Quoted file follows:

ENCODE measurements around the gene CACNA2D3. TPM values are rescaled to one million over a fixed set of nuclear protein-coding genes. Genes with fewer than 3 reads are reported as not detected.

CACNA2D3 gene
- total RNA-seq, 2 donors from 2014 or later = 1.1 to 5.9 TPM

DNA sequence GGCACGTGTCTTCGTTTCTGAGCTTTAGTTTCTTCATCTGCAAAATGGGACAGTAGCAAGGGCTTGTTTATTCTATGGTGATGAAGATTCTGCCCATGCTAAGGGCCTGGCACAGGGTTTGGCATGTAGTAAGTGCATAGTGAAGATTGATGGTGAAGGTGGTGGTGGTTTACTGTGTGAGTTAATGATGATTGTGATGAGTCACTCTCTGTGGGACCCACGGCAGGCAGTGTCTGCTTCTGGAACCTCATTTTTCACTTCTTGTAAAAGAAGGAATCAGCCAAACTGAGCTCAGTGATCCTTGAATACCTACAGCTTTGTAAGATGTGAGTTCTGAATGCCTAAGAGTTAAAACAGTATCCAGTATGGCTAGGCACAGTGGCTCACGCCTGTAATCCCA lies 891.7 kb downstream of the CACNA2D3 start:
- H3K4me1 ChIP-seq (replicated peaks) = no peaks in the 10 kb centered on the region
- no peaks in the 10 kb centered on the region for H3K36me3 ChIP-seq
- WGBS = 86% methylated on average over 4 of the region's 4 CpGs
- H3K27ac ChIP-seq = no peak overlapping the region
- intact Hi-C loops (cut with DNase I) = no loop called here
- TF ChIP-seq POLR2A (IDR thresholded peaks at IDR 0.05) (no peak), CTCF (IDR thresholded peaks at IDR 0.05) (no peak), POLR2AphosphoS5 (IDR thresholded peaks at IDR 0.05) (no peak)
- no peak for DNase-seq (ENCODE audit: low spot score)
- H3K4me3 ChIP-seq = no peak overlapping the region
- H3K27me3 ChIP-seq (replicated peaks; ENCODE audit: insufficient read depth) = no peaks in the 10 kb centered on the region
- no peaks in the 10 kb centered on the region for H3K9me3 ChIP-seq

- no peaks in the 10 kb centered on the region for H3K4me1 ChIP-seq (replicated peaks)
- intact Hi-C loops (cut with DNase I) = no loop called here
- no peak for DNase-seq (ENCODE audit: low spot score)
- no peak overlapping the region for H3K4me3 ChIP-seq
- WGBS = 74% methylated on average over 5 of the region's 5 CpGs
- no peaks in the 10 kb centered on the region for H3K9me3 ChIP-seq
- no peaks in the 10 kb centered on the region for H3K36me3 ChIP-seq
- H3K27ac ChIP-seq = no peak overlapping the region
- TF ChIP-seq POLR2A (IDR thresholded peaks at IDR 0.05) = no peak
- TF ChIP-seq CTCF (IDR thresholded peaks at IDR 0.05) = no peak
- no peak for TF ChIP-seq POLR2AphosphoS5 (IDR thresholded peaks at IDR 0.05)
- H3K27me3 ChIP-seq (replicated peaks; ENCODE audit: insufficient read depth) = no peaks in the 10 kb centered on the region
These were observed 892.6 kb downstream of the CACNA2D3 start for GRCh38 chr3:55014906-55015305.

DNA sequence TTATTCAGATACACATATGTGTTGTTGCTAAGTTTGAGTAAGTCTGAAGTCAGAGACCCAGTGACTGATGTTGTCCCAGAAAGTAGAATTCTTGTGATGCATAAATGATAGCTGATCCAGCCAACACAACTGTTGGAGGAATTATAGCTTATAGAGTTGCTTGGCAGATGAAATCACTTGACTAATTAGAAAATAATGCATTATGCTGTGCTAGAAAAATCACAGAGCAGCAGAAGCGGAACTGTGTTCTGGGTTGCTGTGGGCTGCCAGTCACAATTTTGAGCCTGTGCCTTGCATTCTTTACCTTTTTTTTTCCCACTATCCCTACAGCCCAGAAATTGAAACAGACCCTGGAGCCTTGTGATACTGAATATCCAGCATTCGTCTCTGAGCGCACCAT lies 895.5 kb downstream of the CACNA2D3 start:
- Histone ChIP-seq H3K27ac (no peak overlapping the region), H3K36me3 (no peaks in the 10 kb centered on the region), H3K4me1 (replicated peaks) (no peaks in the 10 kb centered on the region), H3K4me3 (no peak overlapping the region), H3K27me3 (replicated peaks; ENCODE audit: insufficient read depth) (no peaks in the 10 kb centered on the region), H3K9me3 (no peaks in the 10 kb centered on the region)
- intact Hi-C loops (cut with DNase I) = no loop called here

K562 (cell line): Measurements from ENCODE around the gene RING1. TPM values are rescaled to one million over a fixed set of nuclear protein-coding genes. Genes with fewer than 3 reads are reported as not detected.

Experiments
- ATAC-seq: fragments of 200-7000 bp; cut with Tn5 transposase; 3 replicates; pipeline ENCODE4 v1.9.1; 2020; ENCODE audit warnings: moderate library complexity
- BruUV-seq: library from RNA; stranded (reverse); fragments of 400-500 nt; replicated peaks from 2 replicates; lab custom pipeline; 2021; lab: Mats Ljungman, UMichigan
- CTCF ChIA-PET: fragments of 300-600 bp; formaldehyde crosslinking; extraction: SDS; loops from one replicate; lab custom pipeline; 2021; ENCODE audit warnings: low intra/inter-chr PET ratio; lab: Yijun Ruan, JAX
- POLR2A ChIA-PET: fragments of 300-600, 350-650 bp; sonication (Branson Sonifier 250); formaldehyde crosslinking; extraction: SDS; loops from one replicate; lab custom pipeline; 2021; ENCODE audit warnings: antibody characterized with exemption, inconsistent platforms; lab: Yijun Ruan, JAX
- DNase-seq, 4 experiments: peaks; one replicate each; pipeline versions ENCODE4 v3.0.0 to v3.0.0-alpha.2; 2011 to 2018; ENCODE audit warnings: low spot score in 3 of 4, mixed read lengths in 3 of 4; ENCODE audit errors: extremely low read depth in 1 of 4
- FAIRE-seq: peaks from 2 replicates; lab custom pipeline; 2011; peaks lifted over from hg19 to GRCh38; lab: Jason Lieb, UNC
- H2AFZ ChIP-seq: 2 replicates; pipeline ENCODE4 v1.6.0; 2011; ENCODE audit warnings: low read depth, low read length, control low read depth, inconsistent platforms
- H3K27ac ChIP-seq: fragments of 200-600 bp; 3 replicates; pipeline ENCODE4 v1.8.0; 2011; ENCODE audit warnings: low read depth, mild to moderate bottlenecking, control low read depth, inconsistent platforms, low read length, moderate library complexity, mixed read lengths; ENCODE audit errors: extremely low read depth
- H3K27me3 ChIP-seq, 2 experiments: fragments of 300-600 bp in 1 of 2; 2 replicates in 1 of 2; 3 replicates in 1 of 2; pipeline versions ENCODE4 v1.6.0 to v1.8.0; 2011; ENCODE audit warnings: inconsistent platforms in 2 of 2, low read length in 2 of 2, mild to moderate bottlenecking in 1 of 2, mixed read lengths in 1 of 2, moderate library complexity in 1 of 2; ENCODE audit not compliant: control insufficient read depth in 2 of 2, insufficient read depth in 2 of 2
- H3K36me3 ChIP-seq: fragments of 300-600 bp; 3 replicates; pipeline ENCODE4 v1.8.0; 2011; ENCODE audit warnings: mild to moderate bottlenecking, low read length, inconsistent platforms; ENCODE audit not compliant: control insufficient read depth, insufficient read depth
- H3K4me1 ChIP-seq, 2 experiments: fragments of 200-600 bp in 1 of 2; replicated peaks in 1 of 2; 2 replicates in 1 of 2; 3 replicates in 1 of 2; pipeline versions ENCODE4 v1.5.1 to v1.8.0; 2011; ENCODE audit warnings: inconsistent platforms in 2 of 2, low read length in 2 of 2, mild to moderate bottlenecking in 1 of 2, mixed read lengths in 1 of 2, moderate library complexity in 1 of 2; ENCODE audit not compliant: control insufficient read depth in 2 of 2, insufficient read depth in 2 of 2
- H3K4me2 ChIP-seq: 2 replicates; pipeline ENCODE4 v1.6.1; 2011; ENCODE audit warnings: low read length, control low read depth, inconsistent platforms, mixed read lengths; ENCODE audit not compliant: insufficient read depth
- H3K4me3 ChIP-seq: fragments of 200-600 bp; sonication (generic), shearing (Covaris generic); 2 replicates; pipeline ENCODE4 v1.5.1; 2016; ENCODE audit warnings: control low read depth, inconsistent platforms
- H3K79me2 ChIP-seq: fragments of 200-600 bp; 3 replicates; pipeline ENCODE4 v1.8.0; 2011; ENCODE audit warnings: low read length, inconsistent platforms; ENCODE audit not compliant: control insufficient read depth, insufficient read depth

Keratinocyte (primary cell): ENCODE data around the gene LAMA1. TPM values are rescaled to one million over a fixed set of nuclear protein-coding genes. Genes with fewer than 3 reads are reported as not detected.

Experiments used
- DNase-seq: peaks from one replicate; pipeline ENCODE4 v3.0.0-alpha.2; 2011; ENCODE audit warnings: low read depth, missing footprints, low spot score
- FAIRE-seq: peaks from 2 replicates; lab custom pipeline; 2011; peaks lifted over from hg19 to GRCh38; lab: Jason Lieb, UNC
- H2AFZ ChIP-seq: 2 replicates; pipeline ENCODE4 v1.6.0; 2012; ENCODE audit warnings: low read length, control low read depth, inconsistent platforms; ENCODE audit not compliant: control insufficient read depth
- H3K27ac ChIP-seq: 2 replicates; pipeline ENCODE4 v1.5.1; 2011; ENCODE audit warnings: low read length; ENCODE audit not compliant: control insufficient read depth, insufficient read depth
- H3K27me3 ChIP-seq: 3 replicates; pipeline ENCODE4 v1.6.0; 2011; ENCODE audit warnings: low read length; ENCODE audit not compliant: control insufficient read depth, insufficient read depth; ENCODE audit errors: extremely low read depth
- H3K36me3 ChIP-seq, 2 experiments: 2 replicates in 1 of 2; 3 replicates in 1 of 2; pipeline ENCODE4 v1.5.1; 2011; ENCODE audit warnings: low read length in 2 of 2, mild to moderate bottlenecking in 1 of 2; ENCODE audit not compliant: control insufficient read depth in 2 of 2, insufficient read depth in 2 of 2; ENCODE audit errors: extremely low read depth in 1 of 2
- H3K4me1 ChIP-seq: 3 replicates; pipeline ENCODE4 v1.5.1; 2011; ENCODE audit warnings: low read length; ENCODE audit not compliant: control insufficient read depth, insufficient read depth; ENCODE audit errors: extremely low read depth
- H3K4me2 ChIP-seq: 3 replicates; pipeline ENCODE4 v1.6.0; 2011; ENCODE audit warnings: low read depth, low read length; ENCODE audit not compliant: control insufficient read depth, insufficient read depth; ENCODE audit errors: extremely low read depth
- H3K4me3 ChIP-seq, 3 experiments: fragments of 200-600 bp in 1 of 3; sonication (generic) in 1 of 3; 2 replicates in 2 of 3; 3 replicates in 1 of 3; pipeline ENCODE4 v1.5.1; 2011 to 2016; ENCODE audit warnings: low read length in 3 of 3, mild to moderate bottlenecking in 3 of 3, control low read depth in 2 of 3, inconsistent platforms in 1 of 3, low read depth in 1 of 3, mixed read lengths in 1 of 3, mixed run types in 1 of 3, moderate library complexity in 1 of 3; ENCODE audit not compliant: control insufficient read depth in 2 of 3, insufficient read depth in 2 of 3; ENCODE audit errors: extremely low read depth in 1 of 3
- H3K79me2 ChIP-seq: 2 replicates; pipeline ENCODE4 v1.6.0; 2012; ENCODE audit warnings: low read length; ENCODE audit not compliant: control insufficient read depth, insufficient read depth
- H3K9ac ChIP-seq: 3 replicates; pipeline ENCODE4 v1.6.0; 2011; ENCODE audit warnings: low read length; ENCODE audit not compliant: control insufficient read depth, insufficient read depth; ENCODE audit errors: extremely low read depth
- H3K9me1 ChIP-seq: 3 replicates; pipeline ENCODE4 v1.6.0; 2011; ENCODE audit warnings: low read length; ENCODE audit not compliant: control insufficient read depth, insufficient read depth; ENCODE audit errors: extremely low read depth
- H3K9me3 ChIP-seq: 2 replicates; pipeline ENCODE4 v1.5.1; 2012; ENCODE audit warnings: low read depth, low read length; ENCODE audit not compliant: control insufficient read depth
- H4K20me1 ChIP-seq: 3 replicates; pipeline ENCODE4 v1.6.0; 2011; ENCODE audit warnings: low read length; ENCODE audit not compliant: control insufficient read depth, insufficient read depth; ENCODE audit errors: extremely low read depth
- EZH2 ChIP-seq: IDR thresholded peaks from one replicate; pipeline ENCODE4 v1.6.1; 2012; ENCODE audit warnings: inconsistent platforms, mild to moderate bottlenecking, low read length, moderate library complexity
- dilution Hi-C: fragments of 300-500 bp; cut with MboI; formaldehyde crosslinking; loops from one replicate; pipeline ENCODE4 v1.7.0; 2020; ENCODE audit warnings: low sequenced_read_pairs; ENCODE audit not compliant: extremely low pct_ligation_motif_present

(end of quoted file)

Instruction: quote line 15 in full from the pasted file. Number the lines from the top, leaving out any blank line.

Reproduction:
- no peaks in the 10 kb centered on the region for H3K4me1 ChIP-seq (replicated peaks)